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Old 03-24-2010, 07:02 PM
ifish4wildtrout's Avatar
ifish4wildtrout ifish4wildtrout is online now
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Default Hundreds of Years Ago

Before our streams were stocked with browns and rainbows, what kind of fish were in the middle elevation streams? Would it have just been chubs, dace, etc?

Was it just brook trout up high, and small mouth and sunfish lower, and not much in between? Were brook trout living much lower then since there were no trout species to compete with?

Just curious, I wonder about these kinds of things.
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Old 03-24-2010, 07:23 PM
FishNHunt FishNHunt is offline
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I have also wondered just how far down river specs came "back in the day" before even white man. I would guess going back that far that the water was probably favorable (temp wise) to sustain specs much farther down stream. There was most likely lots more tree cover creating more shade on the river and the earth temp was probably cooler as well. Heck I don't know but, I've often thought the same things and that's my personal conclusion. I have also wondered just exactly how did fish get above these natural fish barriers? In some cases they would have had to have been there before the water falls were created.
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Old 03-25-2010, 09:32 AM
Jim Casada Jim Casada is offline
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FishNHunt--Obviously there are no provable answers to your questions, but I will venture forth with some theories.
First of all, there's no doubt specks were once found in the Smokies at much lower elevations than is the case today. There are plenty of examples of that fact in print. In the pre-logging years (most logging took place in the period 1900-1930) they were plentiful far downstream from where found today.
As for getting above falls, natural transplantation could come in forms such as a kingfisher or hero dropping a live fish above a natural barrier, eggs getting moved by birds, or in some cases, bad flooding offering a way to get above a waterfall. Of course, if you go back to the period when all the glacial activity connected with the Laurentian Shield reached far to the south, you have lots of other forces in action.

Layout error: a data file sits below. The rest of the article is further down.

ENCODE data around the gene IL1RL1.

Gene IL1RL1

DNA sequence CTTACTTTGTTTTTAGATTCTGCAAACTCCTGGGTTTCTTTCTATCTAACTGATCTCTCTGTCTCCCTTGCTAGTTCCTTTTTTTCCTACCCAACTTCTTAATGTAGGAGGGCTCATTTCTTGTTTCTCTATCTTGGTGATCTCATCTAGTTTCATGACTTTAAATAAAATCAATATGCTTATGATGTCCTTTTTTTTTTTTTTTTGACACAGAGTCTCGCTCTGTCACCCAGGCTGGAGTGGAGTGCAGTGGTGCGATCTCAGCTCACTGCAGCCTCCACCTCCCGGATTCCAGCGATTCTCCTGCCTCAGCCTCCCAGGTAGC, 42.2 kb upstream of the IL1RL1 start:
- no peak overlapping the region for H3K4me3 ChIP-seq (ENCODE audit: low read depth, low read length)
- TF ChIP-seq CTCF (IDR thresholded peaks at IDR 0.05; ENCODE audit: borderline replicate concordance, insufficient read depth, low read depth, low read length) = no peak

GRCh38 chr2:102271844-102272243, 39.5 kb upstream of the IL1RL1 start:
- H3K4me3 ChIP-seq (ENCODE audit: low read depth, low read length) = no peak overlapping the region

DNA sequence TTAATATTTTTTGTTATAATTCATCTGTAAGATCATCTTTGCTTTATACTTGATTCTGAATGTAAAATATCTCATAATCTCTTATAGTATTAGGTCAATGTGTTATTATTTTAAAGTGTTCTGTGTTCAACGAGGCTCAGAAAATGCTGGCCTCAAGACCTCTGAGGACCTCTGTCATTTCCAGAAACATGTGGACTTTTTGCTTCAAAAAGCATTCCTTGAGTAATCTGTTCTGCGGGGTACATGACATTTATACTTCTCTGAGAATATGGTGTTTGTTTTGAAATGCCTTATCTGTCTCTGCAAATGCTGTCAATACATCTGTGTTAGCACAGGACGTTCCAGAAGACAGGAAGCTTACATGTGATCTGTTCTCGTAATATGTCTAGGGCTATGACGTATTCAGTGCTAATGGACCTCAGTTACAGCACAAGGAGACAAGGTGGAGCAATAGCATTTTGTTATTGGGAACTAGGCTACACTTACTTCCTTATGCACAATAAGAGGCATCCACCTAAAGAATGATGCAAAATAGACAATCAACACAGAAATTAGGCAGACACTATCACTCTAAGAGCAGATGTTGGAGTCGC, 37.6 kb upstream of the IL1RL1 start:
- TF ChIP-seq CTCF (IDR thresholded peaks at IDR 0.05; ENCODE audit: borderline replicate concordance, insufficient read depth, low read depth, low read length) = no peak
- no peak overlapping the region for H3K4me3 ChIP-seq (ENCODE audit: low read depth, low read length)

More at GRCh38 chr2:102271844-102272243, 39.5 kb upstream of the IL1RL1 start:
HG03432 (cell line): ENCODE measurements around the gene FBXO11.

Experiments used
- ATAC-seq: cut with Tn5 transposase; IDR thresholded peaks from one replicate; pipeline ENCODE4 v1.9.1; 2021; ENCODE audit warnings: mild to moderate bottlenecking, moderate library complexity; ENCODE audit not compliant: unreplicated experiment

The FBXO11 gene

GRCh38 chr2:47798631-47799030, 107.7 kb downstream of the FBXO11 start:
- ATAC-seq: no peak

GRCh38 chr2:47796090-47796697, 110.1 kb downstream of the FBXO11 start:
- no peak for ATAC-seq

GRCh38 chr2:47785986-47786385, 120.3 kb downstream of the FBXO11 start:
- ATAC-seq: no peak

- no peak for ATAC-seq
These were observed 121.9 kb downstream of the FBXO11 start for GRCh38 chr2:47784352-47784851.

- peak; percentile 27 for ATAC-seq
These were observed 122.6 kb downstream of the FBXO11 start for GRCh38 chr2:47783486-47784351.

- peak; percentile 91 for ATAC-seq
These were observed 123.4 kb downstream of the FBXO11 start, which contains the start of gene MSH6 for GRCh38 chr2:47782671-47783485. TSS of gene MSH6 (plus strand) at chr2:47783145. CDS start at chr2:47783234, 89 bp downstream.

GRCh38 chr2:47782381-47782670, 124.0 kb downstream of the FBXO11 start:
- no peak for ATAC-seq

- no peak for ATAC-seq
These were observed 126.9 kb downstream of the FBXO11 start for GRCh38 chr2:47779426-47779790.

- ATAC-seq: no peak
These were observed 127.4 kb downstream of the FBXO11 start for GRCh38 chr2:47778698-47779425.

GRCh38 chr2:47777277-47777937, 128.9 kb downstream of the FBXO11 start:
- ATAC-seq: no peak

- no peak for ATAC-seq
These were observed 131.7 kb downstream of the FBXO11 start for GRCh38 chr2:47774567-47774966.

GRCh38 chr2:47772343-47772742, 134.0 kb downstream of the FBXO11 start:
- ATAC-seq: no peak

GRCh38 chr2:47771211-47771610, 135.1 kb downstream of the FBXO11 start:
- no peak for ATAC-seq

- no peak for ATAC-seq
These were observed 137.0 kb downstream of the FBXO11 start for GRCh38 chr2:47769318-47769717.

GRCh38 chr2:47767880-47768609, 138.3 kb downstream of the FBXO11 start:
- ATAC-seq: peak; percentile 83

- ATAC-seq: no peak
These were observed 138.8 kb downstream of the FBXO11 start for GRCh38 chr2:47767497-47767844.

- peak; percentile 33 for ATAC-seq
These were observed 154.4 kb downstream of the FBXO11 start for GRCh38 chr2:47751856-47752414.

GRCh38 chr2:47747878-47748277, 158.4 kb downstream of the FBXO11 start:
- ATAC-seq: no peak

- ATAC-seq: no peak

Jim Casada
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Old 03-25-2010, 05:13 PM
canerod canerod is offline
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For some reason Jim I thought I remember learning that the glaciers did not travel much below central Pa.
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Old 03-25-2010, 06:37 PM
Jim Casada Jim Casada is offline
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Canerod--You may well be right, but even if that was the case the changes they would have wrought to areas a few hundred miles south would have been immense. I'm sure there's detailed information on how far they went somewhere (perhaps even in a book entitle The Geology of I-40 in a series I edited) but I'm not sure beyond that.
Just checked and the Park Service's website says the glaciers affected the Park without reaching it.
Jim Casada
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Old 03-26-2010, 11:45 AM
CinciVol CinciVol is offline
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If I remember my geology from my days at UT correctly, the most recent glaciation terminated right around what is now Cincinnati, Ohio around 20,000 years ago. That puts it 300+ miles north of the Smokies. However, as Jim noted, the position of that thousand ft thick ice sheet "just" to the north and the generally cooler global climate that caused the ice sheets to spread south would have had a dramatic effect on the biology and geomorphology in the smokies. For example, the "boulder fields" that you see in high elevation areas in the smokies are thought to be the result of frost heaving of the rocks during a period of time when the Smokies had a high elevation "tree line". The image I think of is the New Hampshire mountains today that are "bald" at high elevations. The vegetation beneath the tree line would have been boreal (think Canadian shield).
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